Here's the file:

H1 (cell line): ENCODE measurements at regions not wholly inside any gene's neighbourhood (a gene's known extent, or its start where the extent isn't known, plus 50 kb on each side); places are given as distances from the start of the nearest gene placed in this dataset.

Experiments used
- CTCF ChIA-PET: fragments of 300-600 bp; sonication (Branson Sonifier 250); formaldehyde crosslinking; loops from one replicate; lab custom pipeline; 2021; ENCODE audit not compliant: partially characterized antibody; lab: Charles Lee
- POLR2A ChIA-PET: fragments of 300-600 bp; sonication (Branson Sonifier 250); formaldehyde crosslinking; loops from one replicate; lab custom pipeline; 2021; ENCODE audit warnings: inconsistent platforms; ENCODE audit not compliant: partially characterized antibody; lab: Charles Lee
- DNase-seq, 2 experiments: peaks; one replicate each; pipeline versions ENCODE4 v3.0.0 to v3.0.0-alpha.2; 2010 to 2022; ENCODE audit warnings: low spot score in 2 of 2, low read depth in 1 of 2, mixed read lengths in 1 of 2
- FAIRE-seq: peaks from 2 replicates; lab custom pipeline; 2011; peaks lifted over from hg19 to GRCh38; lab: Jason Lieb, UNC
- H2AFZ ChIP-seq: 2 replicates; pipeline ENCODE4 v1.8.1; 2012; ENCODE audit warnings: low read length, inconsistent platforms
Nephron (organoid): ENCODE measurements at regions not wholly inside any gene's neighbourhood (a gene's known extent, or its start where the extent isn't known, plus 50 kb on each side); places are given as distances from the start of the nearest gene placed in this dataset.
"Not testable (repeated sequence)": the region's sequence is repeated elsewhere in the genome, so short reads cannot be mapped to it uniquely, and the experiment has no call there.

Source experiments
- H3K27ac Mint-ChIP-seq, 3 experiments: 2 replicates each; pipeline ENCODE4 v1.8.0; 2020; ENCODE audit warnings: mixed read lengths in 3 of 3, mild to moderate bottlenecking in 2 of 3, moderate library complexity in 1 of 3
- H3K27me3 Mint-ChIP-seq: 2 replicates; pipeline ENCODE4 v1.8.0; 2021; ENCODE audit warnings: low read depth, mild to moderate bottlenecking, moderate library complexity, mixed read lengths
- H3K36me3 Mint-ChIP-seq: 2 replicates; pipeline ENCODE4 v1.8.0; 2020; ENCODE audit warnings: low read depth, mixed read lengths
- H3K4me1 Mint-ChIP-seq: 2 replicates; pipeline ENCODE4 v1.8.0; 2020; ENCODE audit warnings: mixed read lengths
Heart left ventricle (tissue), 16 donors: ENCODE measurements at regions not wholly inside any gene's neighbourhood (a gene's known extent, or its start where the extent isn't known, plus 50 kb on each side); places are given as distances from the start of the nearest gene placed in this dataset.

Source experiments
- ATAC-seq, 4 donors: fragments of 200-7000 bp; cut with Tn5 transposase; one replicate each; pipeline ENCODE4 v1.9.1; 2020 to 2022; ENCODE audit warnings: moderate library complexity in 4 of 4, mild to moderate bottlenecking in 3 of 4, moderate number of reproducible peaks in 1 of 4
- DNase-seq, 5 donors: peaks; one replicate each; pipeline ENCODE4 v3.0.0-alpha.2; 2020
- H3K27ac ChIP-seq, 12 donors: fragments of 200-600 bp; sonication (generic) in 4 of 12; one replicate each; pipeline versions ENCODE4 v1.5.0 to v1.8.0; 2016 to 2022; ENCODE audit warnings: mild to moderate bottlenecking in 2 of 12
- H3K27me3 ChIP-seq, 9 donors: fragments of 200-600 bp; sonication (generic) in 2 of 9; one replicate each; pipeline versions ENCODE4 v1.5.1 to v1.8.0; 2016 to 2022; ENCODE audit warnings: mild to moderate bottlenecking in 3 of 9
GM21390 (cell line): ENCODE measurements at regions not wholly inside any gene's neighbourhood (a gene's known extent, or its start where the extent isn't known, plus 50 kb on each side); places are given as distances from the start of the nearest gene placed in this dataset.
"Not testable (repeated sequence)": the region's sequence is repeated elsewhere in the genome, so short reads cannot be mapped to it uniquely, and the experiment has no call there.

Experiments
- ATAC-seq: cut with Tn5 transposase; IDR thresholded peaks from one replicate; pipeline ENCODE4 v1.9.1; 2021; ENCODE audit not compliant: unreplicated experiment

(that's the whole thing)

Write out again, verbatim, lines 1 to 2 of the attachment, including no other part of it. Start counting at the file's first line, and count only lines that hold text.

H1 (cell line): ENCODE measurements at regions not wholly inside any gene's neighbourhood (a gene's known extent, or its start where the extent isn't known, plus 50 kb on each side); places are given as distances from the start of the nearest gene placed in this dataset.

Experiments used